California sales tax dips, but tax burden rises


“Four years ago, voters approved Proposition 30, which raised the income tax significantly on the wealthiest Californians and raised the sales tax a tiny bit on everyone,” Capital Public Radio recently recalled. “That quarter-of-a-cent increase equated to paying an additional $0.01 on a $4 coffee; $1 on a $400 television; and $100 on a $40,000 car.” But on Election Day 2016, that changed. “Voters extended Proposition 30’s income tax increases in [November’s] presidential election with Proposition 55 — but that initiative allowed the Prop. 30 sales tax hike to expire.”

The shift means California’s sales tax is the state’s only tax to be decreased this year, from 7.5 percent to 7.25 percent. As the U-T reported, “Some local jurisdictions tack on their own assessments, so residents in certain areas will still pay more than the statewide rate.” In certain parts of the state, like the San Francisco Bay Area, voters allowed substantial increases. 

From spending to taxing

Prop. 30 ushered in the so-called Schools and Local Public Safety Protection Act of 2012, as California voters threw their support behind increased spending on state education and benefits. “The act increased sales tax and income tax rates to help maintain funding levels for public schools and colleges and pay for programs for seniors and low-income families,” U-T San Diego noted. “The additional revenue also provided local governments with a constitutional guarantee of funding to comply with a new state law that shifted lower-level offenders from state prisons to county jails.”

Some municipalities, particularly in parts of the state that joined a Democrat-led initiative to hike minimum wages, opted to raise more funds. “Bay Area voters this year generously approved taxing themselves in large numbers — and they’ll feel the pinch at the cash register in 2017 as local sales taxes across Silicon Valley take effect even as a state tax expires,” according to the San Jose Mercury News. 

“As California cities struggle to fund basic city services like police, fire protection, libraries and parks, they’re increasingly turning to voters for help. And voters this year said ‘yes’ to tax hikes in at least eight Bay Area cities in exchange for fewer potholes, less traffic and more cops, including San Jose, Newark, Martinez and Pleasant Hill.”

Pension pinch

For years, public pension costs have steadily built pressure on Golden State cities. In some areas, the problem has become egregious: The city of El Monte, in Southern California, shelled out 28 percent of its general fund to pay retirement costs. “Among California’s 10 largest cities, only San Jose paid as much toward retirement costs relative to its general fund. Los Angeles spends 20 percent of its general fund on retirement costs,” the Los Angeles Times revealed. “El Monte’s outsize pension bill weighs heavily on the San Gabriel Valley city of 116,000, where half the residents were born outside the United States and a quarter live below the poverty line.”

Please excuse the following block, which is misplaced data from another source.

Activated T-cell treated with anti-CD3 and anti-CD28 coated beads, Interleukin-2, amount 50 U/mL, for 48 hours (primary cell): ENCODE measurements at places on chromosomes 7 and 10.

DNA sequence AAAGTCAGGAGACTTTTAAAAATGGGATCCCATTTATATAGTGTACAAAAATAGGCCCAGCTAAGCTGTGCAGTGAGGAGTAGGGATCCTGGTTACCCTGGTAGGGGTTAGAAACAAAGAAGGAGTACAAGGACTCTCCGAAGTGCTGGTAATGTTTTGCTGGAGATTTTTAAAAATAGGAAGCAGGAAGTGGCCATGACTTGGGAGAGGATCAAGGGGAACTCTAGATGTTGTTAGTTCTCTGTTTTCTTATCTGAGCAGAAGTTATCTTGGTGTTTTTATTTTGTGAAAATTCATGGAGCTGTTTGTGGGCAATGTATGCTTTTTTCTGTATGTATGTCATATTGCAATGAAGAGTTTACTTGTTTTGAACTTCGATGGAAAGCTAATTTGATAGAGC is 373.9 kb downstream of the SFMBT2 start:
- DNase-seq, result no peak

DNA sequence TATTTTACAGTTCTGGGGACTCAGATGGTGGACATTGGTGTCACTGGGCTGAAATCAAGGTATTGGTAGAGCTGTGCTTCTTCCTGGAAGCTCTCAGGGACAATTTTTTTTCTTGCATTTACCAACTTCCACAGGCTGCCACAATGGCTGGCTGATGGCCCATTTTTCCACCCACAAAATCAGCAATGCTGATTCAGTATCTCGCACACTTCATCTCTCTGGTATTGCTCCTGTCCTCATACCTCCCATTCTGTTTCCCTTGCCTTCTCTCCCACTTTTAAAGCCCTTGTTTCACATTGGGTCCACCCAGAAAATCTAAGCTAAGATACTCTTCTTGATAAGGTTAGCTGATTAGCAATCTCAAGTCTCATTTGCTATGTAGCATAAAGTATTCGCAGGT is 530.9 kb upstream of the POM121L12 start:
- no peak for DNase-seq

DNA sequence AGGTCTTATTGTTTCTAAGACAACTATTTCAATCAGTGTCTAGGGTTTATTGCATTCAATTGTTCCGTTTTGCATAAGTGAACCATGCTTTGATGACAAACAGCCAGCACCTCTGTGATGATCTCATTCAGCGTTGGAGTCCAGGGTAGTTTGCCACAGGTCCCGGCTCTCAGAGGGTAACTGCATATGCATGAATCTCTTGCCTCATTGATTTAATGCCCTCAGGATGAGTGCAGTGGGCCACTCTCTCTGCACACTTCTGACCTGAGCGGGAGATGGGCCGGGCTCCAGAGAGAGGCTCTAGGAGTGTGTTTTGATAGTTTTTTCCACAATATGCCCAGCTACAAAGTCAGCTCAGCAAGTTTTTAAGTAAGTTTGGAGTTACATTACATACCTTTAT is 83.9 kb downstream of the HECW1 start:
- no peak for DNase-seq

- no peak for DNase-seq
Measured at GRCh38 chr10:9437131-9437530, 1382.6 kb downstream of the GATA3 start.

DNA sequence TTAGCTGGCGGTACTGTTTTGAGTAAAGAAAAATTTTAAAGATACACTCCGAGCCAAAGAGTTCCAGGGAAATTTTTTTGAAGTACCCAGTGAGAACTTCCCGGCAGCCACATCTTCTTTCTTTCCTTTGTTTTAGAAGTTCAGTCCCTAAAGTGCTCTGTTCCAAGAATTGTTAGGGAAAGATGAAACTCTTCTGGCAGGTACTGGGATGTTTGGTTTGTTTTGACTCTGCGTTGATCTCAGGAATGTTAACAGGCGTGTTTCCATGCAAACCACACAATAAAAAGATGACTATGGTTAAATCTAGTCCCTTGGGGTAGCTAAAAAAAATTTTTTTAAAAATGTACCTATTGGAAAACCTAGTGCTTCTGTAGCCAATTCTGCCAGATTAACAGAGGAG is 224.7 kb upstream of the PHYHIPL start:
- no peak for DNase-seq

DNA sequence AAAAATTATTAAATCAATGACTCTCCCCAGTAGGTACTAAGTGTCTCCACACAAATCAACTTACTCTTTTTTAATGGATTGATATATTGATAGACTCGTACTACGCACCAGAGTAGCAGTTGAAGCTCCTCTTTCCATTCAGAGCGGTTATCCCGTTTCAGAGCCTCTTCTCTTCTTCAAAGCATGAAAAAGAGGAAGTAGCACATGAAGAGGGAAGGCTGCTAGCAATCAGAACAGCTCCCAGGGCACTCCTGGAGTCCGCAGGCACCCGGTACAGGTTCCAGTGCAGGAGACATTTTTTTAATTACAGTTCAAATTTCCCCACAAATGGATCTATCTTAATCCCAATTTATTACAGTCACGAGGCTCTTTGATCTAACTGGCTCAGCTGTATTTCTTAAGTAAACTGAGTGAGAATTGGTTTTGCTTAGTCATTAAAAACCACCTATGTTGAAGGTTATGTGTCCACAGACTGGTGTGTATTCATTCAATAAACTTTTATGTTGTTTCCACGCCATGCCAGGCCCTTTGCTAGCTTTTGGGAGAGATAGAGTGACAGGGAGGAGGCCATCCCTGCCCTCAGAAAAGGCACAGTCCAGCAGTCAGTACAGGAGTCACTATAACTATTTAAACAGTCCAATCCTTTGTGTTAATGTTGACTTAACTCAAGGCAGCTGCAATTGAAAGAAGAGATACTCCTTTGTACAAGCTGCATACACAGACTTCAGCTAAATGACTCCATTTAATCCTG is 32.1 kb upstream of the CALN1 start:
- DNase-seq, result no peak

Meanwhile, CalPERS, the nation’s largest public pension fund, has struggled with its own imbalanced budgets. “CalPERS has 65 cents for every dollar that it needs to provide pension benefits for almost two million people,” Fox Business recently recalled. “CalPERS pension debt is roughly $164 billion and mostly likely will grow larger in coming years.” 

In an effort to come to grips with the problem, the fund reduced its forecasted return on investment from 7.5 to 7 percent. “It has been paying out $5 billion more a year in benefits than it’s receiving in contributions and investment returns, not a sustainable trend,” the Fresno Bee noted in an editorial. “With investment returns averaging 4.6 percent during the past decade, some experts urged CalPERS to reduce its forecast even more.” But that would risk pushing more California cities toward bankruptcy — or toward even higher local taxes. 


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  1. Richard Rider
    Richard Rider 5 January, 2017, 14:01

    The U-T and this blog post understate the sales tax situation in California. The U-T asserted that “Some local jurisdictions tack on their own assessments, so residents in certain areas will still pay more than the statewide rate.” True, but misleading.

    It sounds like that higher local rate is the exception, when in reality those higher local taxes are the rule in all but the most rural counties. Often there’s a two, three or maybe even MORE local sales taxes piled on top of the 2017 state rate of 7.25%. A few cities’ add-ons raise the sales tax rate above 9%. Here’s the source to check the 2017 sales tax rates in any city or county in California: